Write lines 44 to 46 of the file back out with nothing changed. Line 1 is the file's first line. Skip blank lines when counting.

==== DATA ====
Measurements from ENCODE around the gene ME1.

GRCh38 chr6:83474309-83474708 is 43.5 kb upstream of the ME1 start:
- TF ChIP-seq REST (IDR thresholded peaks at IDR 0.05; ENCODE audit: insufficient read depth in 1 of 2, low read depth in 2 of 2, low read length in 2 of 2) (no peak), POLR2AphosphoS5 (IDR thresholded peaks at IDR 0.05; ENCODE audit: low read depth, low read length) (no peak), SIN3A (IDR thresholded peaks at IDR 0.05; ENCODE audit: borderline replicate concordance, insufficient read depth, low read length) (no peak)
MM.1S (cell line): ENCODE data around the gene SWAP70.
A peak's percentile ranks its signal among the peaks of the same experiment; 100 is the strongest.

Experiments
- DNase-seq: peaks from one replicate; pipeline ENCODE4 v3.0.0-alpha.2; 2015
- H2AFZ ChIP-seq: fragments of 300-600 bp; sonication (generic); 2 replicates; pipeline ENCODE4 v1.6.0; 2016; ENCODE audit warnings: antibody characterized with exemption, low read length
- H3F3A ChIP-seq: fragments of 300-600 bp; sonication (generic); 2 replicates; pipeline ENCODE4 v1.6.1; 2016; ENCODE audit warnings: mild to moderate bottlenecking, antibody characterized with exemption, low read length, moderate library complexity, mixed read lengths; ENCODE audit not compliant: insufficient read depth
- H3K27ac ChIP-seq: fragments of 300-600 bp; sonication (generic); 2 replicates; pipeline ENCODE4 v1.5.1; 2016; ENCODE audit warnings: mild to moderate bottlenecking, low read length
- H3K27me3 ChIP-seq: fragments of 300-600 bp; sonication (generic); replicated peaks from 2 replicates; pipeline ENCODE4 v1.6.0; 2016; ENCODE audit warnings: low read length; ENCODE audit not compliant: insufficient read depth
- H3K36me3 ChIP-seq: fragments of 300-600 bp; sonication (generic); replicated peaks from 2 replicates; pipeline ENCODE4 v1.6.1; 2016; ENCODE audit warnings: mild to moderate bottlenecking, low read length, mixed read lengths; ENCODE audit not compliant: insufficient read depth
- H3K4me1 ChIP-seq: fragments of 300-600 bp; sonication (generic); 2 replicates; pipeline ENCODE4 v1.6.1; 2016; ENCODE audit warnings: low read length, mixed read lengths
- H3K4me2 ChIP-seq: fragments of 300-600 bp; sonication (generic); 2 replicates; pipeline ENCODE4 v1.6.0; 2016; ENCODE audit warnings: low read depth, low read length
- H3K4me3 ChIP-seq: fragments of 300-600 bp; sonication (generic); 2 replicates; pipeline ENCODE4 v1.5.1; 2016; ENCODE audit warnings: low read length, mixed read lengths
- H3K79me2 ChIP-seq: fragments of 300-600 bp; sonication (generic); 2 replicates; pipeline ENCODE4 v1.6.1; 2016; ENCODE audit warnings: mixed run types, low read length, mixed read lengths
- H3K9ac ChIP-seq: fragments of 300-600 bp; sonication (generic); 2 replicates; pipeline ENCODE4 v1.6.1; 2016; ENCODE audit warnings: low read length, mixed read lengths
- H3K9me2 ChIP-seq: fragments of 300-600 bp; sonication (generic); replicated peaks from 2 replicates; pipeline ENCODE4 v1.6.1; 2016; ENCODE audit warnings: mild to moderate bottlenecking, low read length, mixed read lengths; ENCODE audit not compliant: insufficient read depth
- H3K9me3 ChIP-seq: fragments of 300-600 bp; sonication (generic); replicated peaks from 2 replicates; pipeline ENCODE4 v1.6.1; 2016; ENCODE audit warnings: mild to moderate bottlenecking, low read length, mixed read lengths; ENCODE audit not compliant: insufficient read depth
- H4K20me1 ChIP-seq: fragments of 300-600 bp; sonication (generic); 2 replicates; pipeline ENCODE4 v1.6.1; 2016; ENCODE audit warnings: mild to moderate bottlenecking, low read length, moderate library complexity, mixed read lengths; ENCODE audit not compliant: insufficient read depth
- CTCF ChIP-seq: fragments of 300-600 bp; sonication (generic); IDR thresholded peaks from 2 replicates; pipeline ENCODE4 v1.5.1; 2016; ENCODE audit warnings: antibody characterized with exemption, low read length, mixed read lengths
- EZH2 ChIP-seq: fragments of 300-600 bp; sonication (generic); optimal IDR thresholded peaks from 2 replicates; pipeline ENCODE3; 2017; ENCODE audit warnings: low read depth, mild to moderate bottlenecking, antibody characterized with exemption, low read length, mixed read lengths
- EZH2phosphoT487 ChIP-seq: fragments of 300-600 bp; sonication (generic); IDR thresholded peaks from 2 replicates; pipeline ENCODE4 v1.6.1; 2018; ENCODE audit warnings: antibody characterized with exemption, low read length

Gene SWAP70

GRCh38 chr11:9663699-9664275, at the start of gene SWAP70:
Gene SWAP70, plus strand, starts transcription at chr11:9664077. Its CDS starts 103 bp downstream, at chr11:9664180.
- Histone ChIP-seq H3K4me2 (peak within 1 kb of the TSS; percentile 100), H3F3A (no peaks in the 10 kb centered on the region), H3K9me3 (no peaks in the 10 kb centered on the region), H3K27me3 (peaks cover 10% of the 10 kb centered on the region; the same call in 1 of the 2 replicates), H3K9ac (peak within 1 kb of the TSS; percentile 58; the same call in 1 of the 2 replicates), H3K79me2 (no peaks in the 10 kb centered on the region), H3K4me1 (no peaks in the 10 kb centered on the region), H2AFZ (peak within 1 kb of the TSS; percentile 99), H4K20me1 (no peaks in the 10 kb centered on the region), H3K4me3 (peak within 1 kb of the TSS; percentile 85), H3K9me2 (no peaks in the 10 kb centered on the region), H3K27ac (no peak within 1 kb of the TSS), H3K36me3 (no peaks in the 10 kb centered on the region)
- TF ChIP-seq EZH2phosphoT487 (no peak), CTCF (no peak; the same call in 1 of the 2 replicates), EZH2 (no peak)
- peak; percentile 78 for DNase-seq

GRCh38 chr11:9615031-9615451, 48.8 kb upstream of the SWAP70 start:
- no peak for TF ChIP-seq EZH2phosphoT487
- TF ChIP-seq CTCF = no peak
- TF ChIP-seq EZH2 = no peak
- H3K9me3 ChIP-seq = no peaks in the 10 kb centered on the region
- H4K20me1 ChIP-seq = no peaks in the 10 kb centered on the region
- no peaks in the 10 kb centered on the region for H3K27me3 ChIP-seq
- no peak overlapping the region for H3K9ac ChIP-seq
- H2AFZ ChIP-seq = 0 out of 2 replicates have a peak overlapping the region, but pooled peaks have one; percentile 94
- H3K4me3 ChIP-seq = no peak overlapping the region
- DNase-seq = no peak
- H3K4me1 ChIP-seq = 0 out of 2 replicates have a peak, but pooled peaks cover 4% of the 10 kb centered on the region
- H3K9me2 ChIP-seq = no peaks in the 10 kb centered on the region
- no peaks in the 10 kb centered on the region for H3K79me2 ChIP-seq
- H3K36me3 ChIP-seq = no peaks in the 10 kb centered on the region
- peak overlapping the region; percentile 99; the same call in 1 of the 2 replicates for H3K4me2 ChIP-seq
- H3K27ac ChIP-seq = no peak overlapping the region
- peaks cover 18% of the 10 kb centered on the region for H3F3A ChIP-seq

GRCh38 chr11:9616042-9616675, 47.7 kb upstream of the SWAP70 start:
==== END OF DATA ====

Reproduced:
- H3K36me3 ChIP-seq = no peaks in the 10 kb centered on the region
- peak overlapping the region; percentile 99; the same call in 1 of the 2 replicates for H3K4me2 ChIP-seq
- H3K27ac ChIP-seq = no peak overlapping the region